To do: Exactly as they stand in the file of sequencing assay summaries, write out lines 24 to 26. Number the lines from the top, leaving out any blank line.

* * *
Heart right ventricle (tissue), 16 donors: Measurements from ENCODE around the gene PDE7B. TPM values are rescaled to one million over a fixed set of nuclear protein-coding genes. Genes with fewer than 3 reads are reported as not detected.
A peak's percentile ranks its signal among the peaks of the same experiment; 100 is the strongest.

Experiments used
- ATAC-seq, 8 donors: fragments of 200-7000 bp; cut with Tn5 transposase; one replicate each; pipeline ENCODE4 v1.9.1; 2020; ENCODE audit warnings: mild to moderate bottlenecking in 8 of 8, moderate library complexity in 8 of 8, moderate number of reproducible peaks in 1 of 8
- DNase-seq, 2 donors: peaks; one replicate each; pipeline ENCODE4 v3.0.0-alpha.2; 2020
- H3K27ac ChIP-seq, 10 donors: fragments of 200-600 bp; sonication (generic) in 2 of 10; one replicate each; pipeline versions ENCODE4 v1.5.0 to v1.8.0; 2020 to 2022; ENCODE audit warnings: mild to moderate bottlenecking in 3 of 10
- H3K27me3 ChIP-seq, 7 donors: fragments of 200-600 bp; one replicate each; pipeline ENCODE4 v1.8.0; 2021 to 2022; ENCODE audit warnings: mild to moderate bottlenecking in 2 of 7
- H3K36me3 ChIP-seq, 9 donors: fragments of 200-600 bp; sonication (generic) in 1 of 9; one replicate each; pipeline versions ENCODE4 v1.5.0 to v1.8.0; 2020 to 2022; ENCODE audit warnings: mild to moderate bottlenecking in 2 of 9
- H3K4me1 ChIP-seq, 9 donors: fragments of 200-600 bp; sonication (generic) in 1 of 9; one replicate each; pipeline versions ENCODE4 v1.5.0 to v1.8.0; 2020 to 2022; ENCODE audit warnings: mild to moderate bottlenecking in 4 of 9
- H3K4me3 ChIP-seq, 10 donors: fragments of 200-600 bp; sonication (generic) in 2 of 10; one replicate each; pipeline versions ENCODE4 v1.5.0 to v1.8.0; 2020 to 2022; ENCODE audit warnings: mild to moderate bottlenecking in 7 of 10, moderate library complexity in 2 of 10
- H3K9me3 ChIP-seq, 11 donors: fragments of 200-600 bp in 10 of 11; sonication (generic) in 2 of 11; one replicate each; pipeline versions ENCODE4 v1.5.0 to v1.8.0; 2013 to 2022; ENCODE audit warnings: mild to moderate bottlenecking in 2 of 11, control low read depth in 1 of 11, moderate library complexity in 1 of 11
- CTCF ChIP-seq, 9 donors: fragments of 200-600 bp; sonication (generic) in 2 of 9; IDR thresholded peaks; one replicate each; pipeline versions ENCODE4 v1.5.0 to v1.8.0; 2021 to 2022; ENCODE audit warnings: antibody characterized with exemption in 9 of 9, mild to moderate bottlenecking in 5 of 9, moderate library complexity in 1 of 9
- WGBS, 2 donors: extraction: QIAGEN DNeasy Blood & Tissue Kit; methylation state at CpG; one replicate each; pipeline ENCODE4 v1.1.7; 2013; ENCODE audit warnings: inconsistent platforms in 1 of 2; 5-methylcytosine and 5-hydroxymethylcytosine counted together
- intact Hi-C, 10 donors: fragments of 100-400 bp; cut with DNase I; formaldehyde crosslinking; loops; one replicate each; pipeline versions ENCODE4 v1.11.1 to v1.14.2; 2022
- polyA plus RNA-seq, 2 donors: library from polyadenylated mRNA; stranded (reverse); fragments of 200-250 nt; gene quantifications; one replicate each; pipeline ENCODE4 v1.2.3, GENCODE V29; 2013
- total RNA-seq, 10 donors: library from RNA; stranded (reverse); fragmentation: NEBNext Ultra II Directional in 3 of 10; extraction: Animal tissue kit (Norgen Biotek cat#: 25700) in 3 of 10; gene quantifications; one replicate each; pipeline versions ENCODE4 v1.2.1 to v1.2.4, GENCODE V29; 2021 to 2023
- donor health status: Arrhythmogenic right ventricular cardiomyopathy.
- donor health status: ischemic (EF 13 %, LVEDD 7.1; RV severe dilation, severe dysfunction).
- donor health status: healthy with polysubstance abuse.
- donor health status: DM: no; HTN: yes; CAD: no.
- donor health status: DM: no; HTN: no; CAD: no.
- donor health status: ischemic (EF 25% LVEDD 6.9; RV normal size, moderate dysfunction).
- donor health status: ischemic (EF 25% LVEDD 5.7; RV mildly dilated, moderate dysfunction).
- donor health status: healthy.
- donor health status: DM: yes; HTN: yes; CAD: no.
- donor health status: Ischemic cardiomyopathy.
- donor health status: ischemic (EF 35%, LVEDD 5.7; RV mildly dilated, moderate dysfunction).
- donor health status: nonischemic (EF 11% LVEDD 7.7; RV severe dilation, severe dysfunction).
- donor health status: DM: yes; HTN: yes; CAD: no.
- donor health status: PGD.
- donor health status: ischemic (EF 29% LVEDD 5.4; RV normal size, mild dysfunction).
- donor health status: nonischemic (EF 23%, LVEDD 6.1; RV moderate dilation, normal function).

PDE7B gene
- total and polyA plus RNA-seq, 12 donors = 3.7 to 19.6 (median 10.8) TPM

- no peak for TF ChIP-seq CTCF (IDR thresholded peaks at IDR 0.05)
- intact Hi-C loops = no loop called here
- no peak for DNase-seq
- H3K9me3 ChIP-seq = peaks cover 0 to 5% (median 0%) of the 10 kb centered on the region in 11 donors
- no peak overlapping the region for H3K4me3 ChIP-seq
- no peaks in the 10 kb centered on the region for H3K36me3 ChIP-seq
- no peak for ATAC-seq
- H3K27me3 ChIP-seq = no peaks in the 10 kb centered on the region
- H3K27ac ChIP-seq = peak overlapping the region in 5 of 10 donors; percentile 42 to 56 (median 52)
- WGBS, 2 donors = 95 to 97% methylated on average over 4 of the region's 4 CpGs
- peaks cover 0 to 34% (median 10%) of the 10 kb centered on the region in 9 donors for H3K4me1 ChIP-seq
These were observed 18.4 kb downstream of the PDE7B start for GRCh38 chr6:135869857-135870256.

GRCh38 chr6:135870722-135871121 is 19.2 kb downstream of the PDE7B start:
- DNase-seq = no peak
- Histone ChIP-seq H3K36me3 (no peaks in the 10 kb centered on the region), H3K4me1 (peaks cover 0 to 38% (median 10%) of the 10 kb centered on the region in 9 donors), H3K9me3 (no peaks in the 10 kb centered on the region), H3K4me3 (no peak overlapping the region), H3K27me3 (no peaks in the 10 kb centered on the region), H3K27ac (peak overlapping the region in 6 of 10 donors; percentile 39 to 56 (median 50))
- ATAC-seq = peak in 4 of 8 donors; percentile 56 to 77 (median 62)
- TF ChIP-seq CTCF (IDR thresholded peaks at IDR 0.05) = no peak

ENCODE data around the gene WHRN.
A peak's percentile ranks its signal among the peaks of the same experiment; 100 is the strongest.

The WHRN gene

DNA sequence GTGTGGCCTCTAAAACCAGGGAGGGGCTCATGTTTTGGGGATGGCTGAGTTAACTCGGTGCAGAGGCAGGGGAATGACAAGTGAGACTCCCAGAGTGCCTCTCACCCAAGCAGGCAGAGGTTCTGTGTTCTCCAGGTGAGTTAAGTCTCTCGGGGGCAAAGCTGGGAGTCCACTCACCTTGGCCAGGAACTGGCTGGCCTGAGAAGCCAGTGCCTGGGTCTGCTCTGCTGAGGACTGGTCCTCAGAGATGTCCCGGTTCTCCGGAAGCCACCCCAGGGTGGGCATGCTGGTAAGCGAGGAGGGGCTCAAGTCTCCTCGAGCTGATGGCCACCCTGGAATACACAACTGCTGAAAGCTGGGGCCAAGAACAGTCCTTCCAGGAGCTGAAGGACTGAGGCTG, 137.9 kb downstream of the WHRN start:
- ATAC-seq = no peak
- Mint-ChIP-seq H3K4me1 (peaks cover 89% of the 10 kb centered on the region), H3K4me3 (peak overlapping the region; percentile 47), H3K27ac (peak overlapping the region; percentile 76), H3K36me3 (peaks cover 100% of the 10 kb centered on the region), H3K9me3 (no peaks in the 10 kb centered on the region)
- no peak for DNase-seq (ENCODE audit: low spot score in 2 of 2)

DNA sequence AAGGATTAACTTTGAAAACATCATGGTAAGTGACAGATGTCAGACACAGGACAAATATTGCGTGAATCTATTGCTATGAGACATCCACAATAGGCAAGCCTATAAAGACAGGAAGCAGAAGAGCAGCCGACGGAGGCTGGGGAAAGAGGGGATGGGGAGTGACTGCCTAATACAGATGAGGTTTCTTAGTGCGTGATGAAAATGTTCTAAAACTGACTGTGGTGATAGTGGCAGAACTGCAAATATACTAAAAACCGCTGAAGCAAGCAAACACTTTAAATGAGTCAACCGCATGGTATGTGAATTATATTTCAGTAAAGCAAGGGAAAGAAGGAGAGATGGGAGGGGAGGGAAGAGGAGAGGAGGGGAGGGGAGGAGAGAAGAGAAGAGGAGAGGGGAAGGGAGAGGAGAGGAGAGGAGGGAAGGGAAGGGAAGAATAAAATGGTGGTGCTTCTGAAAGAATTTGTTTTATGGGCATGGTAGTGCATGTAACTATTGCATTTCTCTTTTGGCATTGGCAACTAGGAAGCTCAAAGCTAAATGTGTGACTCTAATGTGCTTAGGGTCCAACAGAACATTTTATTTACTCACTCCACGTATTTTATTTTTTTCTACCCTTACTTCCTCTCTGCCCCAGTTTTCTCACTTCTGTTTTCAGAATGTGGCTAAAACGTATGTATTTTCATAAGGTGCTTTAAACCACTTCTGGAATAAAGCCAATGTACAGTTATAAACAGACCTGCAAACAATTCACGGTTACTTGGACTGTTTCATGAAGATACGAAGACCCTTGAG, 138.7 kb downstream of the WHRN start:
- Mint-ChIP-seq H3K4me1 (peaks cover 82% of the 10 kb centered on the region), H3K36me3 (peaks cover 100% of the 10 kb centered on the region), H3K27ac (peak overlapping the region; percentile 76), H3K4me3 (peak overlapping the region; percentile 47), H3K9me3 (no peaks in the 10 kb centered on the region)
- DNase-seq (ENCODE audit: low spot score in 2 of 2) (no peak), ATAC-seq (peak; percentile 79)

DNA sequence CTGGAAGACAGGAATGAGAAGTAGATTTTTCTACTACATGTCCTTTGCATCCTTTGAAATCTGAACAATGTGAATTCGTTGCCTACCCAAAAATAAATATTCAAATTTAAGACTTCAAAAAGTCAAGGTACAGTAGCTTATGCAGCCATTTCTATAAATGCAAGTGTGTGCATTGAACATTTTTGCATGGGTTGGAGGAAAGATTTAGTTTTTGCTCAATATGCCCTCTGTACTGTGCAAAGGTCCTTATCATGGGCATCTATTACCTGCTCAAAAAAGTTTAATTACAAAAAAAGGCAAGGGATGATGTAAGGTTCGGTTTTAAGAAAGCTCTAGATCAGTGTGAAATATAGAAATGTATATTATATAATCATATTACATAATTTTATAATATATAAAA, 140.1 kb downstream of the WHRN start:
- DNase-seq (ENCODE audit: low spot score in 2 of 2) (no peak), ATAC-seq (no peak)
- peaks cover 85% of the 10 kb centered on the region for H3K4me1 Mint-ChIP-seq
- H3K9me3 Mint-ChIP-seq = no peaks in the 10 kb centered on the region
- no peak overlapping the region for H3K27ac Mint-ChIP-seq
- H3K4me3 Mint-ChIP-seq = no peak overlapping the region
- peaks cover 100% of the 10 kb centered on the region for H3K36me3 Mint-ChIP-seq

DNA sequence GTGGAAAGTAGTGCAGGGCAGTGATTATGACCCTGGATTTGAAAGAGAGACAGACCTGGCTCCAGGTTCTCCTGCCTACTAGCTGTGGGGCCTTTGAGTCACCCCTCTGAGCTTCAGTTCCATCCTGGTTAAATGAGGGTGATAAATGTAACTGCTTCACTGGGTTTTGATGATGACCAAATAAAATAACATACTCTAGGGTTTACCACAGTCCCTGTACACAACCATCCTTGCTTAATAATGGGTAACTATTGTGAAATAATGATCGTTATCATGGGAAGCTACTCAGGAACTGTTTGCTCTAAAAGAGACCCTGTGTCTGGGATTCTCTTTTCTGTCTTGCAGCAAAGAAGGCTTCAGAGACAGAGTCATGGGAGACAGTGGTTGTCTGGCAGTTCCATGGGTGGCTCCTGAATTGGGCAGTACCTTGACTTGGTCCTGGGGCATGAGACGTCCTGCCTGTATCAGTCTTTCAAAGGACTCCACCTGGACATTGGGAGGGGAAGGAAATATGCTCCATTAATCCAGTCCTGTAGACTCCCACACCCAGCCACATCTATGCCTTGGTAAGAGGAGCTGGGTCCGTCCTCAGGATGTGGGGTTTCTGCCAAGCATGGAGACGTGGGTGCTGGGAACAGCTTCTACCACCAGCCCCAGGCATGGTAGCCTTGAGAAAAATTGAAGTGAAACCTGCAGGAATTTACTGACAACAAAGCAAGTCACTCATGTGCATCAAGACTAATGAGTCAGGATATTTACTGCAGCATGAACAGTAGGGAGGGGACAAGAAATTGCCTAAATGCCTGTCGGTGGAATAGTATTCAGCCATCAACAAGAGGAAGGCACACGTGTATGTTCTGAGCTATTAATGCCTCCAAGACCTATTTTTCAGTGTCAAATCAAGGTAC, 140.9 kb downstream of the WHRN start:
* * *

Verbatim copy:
- donor health status: healthy.
- donor health status: DM: yes; HTN: yes; CAD: no.
- donor health status: Ischemic cardiomyopathy.